Monday, April 18, 2016
Data Reveals Secrets of Great Public Speaking
Whether you like it or not, people make judgments about you every time they see you or hear you.
That's why it's so important for your career that you make a good impression whenever you have a chance to speak publicly. While it may be a presentation in front of five team members -- or a public speech in front of 100 people -- you need to understand that there are specific steps you can take to make a good impression.
In other words, don't just try and wing it, or do things the way you've always done them. If you rely on that strategy, you could lose a client to a competitor, a promotion to a colleague or even a chance for a new job.
It's time to pay attention to the data.
A new Stanford University study used a team of data scientists to analyze more than 100,000 presentations from corporate executives, politicians and key note speakers. Specifically, they looked at things like word choices, vocal cues, facial expressions and gesture frequency. Then, they used this information to rate and rank important communication keys such as persuasiveness, confidence, warmth and clarity.
Here's what they discovered make the best communicators:
1. They don't pepper talks with jargon. The researchers found that if you're going to use terms that everyone in your audience might not know, then you need to define them. One way to avoid alienating people with your confusing word choice is to get someone to read over your presentation beforehand and ask them to point out any terms or technologies they don't understand.
2. They're specific. Saying the product is "kind of" having, problems or you "think" it might be ready at the end of the third quarter can confuse a public audience. You need to speak more formally with a public group that you might to a small gathering of your colleagues, because such "hedging" language can damage your credibility, research finds.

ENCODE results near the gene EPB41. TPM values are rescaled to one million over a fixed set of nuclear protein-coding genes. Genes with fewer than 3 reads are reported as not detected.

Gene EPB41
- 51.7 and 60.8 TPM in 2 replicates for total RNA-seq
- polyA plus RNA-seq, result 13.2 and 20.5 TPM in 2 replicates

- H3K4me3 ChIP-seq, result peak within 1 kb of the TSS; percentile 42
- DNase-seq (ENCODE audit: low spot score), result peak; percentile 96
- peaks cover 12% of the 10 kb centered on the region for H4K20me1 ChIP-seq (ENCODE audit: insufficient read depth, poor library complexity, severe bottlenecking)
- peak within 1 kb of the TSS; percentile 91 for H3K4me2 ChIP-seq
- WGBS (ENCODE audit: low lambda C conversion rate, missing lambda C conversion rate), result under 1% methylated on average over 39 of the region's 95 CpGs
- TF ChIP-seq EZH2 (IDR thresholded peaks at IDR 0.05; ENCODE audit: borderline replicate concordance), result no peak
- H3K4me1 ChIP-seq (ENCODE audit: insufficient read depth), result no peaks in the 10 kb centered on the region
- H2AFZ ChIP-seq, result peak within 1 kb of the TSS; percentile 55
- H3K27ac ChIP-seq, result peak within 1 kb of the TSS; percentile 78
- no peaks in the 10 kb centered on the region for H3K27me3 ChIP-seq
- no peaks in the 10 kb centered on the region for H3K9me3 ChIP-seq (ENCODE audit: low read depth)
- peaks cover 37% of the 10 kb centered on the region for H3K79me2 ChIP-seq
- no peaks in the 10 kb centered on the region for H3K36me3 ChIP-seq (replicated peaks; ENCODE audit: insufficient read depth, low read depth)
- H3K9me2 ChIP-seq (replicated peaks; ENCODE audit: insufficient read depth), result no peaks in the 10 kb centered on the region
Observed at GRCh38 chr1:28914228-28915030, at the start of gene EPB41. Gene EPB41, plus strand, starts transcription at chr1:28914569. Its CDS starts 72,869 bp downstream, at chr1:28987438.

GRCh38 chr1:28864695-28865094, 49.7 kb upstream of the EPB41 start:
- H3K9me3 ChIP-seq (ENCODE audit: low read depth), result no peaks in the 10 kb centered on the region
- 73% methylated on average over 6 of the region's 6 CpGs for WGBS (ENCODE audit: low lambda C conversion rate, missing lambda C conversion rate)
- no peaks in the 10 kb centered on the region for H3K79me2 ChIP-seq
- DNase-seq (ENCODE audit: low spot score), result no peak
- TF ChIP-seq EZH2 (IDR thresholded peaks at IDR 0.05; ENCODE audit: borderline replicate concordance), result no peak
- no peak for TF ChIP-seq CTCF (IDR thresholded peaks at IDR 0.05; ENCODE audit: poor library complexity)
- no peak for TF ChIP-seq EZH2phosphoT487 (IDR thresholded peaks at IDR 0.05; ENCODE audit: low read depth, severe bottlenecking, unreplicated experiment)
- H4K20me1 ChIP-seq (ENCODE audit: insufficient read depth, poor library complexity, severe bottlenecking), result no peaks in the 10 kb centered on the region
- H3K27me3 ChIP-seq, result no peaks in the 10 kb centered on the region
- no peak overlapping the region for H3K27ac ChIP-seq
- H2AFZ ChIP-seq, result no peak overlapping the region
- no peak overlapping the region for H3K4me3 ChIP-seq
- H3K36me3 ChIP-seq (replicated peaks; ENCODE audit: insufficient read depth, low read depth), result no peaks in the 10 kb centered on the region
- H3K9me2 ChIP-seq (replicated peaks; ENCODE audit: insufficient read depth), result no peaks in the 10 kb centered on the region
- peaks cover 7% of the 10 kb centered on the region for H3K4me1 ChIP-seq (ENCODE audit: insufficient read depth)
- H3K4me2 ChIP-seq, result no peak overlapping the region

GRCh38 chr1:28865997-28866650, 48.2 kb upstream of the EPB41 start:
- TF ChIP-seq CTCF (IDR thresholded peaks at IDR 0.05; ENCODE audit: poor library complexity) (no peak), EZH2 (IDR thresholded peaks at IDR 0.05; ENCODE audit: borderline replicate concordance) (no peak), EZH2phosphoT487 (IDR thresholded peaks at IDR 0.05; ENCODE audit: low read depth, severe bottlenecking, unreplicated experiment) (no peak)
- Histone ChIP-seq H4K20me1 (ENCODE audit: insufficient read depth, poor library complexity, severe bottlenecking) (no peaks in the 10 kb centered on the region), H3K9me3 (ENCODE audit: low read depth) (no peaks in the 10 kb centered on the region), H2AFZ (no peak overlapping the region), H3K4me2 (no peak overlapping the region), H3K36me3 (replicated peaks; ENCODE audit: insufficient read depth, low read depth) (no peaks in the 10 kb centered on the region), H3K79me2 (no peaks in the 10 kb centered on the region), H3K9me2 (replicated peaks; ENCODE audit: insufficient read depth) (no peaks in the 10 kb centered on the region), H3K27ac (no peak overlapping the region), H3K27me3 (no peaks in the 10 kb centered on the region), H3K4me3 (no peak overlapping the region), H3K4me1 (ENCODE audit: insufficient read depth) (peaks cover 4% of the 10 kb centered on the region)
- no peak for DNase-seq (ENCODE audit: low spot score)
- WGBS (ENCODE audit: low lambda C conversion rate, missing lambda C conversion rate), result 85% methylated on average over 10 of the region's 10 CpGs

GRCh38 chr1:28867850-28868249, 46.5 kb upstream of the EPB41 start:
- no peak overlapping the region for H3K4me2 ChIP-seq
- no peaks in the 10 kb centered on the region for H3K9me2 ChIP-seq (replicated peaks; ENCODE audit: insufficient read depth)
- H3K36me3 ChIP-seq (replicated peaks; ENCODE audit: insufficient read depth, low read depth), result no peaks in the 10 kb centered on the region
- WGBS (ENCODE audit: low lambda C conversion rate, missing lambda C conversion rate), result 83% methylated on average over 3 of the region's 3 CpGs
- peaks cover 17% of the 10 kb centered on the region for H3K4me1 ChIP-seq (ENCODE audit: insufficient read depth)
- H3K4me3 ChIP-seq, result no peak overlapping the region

3. They're concise. Review your presentation and edit out unnecessary anecdotes, facts, words and long-winded sentences. You want to speak naturally to your audience, so look for phrasing that sounds awkward when said aloud.
4. They vary volume, rate and cadence. These speakers make sure they're not monotonous, and use their voice to not just say emotional words like "excited" or "challenging" -- but to convey them with their volume and rate. Eliminate the "ums" and "uhs" in your speech by ending each sentence on an exhalation, Your next thought will start on an inhalation, and it's nearly impossible to say "um" when you're inhaling. This will also help you vary your speech rate.
5. They use visuals. Research shows that up to 83% of human learning occurs visually. You will appear more confident if you stand or sit so that your hips and shoulders are square and your head is straight. Gestures need to be broad and extended.
6. They show authenticity. Researchers say that the top 10% of authentic speakers are considered to be 1.3 times more trustworthy and 1.3 times more persuasive than the average communicator. To be considered authentic by an audience, start within yourself. Think about your passion for the project, how it will make a difference and how you're helping your team. This will help energize you, which will be conveyed to the audience. Let you audience know you understand their problems or issues by sharing anecdotes related to the subject.
What other advice can help someone become a better public speaker?